CA: Well I think it was in either February ’45, because I wasn’t on the squadron long enough to be able to be awarded the Bomber Command Clasp which I thought was a bit em, bit naughty of them, I can come to that later. Well we were introduced to Wing Commander Tomes who was the Squadron Commander and I think Squadron Leader Astall although I’m not sure about that name. And we were more or less sent off to go and do some practice flying which we thought we’d done enough with the heavy con unit but it wasn’t good enough for the squadron. So we did quite a few cross countries and bombing practice at Wainfleet. And one day I was, I think most likely the last one in the engineer’s office and I was about to go for tea, and as I was walking out the engineer officer shouts, ‘Cyril, what are you doing tonight?’ I said ‘I’m going to have a beer why?’ he said ‘No you’re not, you’re flying.’ He said so and so has called in, his engineer’s gone sick, so they want an engineer so you’re flying as a spare bod on Flying Officer Jack Curran, who was an Australian pilot, he was short of an engineer so I was going with him and that night we went to Luetzkendorf which was the first operation, our rear gunner had also been made a spare bod and he went as a rear gunner with another crew. But Jack, Jack Curran had been shot down about two months previously and had got back so he was, he was a bit nervous as a pilot, he gave me a bit of jitters, because once we crossed, if I remember rightly, once we crossed over the Channel and got to the other side he proceeded to weave all the time and it made a heck of a mess of my petrol consumptions. But the thing that I always remember, was having got to the target, was the different colours or shades of red that there are, or were, I’d never seen so many different shades. Of course I mean I didn’t realise what was happening I mean I was, I’d got bags and bags of window which I was pushing [unclear] down the chute like nobody’s business thinking they were saving me but they weren’t they were saving the people coming behind me. But I pushed packets of it down, I even jammed the ‘chute once I had to get a big file from out of my kit, my tool kit and try and clear it and the file went down the ‘chute as well so that if that hit anybody downstairs they would have had a headache. But eventually we got, we came back and as we neared East Kirkby, Jack had called in to ask for landing instructions and we were told to vamoose, scatter, it was either an intruder in the circuit or something but we scattered like nobody’s business heading towards Wales, and on the way, we were told to make for RAF Bruntingthorpe which we eventually reached and Jack landed the Lanc’ alright, we parked it and were taken into a room for a bit of a debrief, given something to eat and then we were taken to beds in the dorms, in the Nissen huts. And I was, I was lying there on the bed, I couldn’t get to sleep, I suppose it was the adrenalin still coursing through the veins, but I was smoking away like nobody’s business, and I woke up the man in the bed next to where I was and he sat up and he saw I was a flight sergeant, he saw my tunic on the bed, so he said ‘What’s happened?’ so I just explained that we’d been diverted there and we were talking, he was a corporal engine fitter and he looked at me and I looked at him quite intently as if we knew each other. So eventually one or other said ‘Were you ever in Canada?’ and I said ‘Yes, you were at Moose Jaw, were you at Moose Jaw?’ ‘Yes’, he’d been an Engine Fitter out on the flights at Moose Jaw and had been posted back to, from Canada and he was working, was working at Bruntingthorpe on the Wellingtons. Well eventually we were given the all clear to go back to East Kirkby and, although it was forbidden, the squadron pilots always shot up the aerodrome having taken off. So we, we took off and joined a queue of people waiting to go down the runway and ignored it which we did. The station commander went mad and by the time we got back to East Kirkby the squadron commander was waiting for us and he proceeded to tear us off a strip. ‘They were OTU pilots being taught to fly safely and you people go down and show them what not to do’ [laugh] still it was Lancaster below zero feet going at about two hundred miles an hour is something, it’s really exhilarating, but still. Um, oh yeah, a few days later we went to Pilsen as a crew, Fred Coates the pilot and the rest of the crew, I mean he’d already done two spare bods as a pilot getting the idea of what happened, and Johnny the rear gunner had been, but the, I’d been but the others hadn’t so it was all new to them, but us old hands [laugh]. Well we went to Pilsen and our navigator was a graduate and he was a very meticulous navigator, very good, but very meticulous. I mean when we were flying you’d hear his voice come over the, the intercom, ‘What speed are we supposed to be flying at?’ ‘About two hundred and twenty, why?’ he said ‘I want two hundred and twenty five, nothing else, two twenty five is the airspeed.’ So I spent minutes trying to get the, the right speed. And he’d come through, ‘What course are you steering?’ ‘Why?’ He said ‘You’re two degrees out’, oh he was a, he was a menace [laugh]. But on the way, it’s only in latter life that I’ve realised this, but it was his first trip, it was most of us second or third and he was navigating and he said ‘We’re too early, we’re going to get to target too early’ so Fred said ‘Well what do you want to do?’ So Marsh says ‘We’ll do a dog leg, turn, and he gave us a course to turn to the left, to port, and flew out for a few minutes and then to come back into the, into the stream and go, head toward the target again, we’d lose the required minutes. And like fools Fred and I did this, but during the flight we were getting, we were getting, bumped about a bit and we couldn’t understand this because there was no flak to blow us around but we’d get jumped up and down, it would last a minute and then die down and then about a few minutes later again. We couldn’t fathom out what it was, but it’s only in latter life that I’ve realised what it was, because we got to Pilsen and back okay, and then we were put on a daylight to go to Flensburg, and I mean the RAF didn’t flew, didn’t fly in formation, they just got into a gaggle and went. So we joined the bunch and the idea was to get into the middle of the stream, so you kept lifting yourself up a bit, move over and then gradually drop down and force the man underneath to move out of the way so that you were doing this all the time. And occasionally we’d get this bump and it’s only as I say in latter life that I realised that at night when we got these bumps it was the slipstream of planes in front of us, that I never, I never saw a plane during flying at night but we must have been very, very close because it showed up during this daylight. But we went to Flensburg and it was aborted we couldn’t bomb, why we were never told but I did see a Messerschmitt 262 I think was the jet fighter, something came, went through the formation like nobody’s business but we’d got Mustang fighter escort they were most probably about ten thousand feet above us, but we did see them come down and go through the formation, on the way down to the deck whether they’d, they went down to er, hit some of these two five twos taking off, two six twos, but that was quite a sight to see these little, little bits going through the, through the formation. But my war ended with that aborted raid on Flensburg. We were thinking we should be going to Berchtesgaden but all the, the higher ups of the squadron did that, they didn’t let the lower lads do it. Then after the , after the war I flew on Lincolns, 57 Squadron were given three Lincolns initially to carry out service trials on them and by this time our pilot, Fred Coates, had departed. He’d been a police constable before the war and since they wanted the police in peace time to build up again they got Class B releases, or they were allowed to take Class B release. So Fred had just married his Canadian girlfriend who’d come over here to marry and 57 Squadron was one of the squadrons that were going out on Tiger Force to the Far East but Fred said no he wasn’t going to go, he’d get his Class B which he did. And we had another pilot, a Flight Lieutenant Strickland, who was posted into us to take over the crew. He came up I think from Mildenhall, I can’t remember which group they were, but he’d been an instructor in Canada for a number of years and he was very meticulous with his flying, everything was perfect and he kept the rest of us on top line. We flew the Lincolns, we’d got three and I think Mildenhall station they’d got three, we had lots of trouble with engine failures where as Mildenhall had airframe failures, rivets popping and things like that so it was quite, it was quite stressful flying these Lincolns. I’ve got a write up.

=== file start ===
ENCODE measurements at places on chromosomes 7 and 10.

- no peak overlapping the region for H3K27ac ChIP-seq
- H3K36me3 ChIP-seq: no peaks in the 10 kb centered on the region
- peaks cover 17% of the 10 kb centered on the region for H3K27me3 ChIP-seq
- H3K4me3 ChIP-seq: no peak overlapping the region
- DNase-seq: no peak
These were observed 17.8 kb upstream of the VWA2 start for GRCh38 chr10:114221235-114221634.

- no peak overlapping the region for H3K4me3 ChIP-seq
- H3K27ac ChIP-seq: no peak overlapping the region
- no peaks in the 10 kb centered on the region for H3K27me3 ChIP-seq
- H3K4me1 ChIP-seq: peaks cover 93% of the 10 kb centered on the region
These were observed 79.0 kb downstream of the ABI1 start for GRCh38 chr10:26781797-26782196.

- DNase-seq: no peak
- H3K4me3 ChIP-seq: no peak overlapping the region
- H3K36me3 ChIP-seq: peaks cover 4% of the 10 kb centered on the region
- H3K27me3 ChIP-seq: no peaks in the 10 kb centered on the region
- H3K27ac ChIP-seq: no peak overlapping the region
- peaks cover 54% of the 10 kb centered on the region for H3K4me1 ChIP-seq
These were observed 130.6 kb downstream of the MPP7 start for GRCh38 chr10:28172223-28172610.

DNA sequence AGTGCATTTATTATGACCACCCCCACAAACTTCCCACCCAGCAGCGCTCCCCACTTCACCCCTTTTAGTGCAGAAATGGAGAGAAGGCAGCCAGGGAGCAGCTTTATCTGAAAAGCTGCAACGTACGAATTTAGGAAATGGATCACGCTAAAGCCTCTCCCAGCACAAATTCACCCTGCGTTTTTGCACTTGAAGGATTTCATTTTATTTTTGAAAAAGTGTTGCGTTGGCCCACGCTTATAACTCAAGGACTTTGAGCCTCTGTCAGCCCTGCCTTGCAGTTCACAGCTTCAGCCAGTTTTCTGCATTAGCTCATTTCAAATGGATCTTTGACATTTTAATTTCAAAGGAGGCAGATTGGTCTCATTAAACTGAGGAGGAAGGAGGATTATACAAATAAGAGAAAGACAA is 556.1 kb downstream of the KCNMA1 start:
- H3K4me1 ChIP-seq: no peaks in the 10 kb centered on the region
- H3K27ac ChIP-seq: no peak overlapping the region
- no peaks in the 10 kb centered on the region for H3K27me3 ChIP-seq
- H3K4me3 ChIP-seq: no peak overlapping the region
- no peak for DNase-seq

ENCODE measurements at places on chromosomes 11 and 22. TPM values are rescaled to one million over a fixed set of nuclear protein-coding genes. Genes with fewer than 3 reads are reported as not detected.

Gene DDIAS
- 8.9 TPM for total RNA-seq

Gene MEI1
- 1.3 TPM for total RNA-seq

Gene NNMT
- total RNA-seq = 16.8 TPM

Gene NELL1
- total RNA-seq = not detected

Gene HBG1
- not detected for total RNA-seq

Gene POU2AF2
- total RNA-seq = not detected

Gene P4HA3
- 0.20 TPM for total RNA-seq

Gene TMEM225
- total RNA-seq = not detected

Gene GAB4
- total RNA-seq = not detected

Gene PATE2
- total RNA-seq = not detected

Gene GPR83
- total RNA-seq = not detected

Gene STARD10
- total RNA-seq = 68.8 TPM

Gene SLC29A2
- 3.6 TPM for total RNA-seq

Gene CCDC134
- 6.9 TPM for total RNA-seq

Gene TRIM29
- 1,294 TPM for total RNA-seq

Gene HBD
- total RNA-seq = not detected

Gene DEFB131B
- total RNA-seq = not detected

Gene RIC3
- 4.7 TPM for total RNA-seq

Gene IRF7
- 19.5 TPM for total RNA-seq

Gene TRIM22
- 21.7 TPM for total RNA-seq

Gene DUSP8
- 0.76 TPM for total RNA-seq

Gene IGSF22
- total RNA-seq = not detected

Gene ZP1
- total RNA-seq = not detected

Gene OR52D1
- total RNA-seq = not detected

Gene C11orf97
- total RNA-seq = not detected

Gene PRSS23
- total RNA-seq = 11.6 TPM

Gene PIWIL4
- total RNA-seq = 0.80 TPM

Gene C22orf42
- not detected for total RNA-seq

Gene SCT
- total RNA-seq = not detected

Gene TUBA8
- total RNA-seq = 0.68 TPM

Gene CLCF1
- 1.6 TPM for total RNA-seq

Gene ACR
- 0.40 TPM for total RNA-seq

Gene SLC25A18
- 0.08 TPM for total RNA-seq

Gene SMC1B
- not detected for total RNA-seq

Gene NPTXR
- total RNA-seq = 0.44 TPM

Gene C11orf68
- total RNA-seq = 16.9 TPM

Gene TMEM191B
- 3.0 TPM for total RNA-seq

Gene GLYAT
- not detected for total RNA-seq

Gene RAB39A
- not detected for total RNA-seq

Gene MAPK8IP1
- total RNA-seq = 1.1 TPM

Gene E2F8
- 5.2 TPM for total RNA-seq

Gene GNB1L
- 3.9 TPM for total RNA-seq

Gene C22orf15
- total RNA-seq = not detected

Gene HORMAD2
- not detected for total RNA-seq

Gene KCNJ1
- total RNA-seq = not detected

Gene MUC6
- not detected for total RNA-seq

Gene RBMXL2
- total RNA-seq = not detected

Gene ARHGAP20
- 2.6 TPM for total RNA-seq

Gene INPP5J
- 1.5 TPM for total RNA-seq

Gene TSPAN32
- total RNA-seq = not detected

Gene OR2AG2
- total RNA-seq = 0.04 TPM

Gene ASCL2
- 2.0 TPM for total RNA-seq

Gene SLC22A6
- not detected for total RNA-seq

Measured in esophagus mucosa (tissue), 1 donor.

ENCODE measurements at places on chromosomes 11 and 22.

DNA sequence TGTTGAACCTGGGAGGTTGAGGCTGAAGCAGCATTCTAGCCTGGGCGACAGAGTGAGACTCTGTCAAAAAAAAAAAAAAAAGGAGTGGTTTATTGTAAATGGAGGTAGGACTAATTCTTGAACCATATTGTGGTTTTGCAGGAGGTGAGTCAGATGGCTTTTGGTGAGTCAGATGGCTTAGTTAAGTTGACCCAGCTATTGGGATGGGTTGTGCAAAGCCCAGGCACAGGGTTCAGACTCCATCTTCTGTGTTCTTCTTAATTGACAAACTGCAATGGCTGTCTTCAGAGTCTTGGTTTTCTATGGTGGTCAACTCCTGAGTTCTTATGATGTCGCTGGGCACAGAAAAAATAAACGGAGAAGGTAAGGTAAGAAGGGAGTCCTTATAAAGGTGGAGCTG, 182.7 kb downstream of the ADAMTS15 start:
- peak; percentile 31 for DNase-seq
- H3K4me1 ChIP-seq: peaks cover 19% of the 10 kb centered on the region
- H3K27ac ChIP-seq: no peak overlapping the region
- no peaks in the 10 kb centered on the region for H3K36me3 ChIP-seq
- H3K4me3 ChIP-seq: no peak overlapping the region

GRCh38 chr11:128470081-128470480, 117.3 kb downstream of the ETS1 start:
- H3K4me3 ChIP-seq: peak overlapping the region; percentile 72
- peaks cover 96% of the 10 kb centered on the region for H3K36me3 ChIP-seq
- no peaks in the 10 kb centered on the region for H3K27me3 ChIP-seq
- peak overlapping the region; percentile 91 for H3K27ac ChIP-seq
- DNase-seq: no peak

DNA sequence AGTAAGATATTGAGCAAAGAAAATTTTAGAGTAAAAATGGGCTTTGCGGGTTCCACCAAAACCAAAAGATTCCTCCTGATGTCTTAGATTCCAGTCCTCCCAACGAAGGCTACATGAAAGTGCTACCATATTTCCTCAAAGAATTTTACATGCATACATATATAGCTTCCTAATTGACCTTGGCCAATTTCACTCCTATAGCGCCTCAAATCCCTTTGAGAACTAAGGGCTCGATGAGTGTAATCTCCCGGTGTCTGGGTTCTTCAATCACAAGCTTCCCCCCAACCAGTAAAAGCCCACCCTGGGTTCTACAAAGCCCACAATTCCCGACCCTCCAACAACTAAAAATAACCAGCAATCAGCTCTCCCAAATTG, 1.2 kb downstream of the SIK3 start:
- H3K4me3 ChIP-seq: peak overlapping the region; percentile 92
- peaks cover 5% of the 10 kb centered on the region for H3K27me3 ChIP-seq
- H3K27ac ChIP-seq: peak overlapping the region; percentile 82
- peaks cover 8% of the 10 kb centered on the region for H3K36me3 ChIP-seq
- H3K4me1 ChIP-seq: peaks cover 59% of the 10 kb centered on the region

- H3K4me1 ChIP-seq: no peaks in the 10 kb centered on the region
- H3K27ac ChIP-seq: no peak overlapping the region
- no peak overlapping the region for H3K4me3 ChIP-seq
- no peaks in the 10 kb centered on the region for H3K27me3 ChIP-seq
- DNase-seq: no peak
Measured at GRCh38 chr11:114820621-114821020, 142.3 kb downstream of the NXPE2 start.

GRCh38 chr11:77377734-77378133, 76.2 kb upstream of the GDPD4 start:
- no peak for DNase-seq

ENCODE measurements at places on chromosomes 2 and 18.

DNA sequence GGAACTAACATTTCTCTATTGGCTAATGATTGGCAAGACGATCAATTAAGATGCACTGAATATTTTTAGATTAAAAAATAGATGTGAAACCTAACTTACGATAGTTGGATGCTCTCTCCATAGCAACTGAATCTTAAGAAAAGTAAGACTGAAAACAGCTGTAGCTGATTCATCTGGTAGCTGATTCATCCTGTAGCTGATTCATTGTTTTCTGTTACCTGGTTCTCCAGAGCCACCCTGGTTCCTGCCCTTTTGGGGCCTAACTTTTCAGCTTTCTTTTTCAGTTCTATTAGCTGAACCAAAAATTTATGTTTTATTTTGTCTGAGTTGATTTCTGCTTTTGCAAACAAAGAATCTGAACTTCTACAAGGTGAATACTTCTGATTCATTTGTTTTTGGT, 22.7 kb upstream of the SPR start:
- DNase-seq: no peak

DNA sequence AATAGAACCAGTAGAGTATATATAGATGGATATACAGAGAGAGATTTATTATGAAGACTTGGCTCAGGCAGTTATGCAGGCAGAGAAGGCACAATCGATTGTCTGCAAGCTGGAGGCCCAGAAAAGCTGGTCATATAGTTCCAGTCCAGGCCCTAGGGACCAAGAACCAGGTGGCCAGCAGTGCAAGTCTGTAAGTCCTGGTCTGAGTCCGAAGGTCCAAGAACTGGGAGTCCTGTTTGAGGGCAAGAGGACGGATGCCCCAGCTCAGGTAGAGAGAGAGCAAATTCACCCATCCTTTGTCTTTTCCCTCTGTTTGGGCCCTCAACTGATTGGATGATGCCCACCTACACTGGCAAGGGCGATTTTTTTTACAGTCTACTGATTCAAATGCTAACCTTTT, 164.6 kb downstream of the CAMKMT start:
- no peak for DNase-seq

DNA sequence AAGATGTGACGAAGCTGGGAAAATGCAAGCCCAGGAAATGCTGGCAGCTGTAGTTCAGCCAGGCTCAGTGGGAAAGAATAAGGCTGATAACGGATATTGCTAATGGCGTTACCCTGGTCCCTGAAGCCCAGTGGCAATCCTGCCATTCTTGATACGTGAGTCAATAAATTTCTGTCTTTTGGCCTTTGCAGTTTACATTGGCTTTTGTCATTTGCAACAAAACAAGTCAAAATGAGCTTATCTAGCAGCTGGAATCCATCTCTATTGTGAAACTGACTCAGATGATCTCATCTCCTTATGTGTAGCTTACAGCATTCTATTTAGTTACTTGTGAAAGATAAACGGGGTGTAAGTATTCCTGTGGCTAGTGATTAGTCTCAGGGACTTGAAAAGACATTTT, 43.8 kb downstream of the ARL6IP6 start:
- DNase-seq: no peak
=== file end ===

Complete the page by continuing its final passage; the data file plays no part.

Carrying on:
CB: We’ll stop there just for a moment.